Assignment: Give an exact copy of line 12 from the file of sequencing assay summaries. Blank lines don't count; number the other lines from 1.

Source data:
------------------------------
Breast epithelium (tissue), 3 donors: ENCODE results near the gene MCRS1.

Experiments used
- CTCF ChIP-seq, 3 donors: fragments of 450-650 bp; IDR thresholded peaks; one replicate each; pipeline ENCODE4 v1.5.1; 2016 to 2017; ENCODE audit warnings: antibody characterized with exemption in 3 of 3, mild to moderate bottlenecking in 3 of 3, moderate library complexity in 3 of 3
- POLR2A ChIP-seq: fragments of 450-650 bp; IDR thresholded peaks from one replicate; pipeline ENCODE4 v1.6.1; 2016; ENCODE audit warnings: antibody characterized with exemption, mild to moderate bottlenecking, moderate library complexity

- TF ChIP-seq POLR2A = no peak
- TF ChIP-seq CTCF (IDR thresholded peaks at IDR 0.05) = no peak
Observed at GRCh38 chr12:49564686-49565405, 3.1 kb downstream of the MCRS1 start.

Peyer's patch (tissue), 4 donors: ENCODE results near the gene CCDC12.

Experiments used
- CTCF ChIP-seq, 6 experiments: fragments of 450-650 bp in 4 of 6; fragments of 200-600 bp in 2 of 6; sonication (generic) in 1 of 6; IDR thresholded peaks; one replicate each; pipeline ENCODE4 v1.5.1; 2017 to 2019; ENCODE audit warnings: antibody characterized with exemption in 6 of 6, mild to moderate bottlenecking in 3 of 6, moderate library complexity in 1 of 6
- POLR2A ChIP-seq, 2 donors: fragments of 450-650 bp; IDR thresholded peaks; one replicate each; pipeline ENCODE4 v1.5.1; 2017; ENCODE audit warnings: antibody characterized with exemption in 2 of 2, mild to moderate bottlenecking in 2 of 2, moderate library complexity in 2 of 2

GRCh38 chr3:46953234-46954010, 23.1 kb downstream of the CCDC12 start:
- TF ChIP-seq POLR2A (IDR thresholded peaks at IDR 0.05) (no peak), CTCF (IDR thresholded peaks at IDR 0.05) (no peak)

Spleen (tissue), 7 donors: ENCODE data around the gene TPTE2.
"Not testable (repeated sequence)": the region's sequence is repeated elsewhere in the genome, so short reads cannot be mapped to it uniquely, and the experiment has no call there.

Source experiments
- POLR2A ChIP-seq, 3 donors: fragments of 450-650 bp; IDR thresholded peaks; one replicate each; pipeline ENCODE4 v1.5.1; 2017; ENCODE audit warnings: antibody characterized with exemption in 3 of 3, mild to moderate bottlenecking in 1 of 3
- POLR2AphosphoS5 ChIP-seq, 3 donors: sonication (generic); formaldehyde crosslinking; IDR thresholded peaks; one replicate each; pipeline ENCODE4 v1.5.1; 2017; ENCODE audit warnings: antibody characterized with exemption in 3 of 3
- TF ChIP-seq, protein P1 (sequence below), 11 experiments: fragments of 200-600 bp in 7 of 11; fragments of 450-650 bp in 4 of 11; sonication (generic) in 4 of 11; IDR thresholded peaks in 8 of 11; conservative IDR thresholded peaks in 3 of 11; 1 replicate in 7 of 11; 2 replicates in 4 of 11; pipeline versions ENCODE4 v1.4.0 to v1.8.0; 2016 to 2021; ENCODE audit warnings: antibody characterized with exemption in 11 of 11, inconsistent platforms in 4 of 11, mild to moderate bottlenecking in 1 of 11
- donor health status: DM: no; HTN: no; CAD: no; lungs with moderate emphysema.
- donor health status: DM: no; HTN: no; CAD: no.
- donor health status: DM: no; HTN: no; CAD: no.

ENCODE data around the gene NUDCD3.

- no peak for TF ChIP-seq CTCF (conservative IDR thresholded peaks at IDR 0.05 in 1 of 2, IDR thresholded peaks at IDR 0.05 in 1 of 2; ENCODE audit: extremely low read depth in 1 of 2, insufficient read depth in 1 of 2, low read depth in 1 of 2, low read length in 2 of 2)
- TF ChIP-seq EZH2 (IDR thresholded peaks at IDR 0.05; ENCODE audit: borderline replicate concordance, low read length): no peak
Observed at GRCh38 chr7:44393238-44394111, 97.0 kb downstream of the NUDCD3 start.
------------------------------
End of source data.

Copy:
GRCh38 chr3:46953234-46954010, 23.1 kb downstream of the CCDC12 start: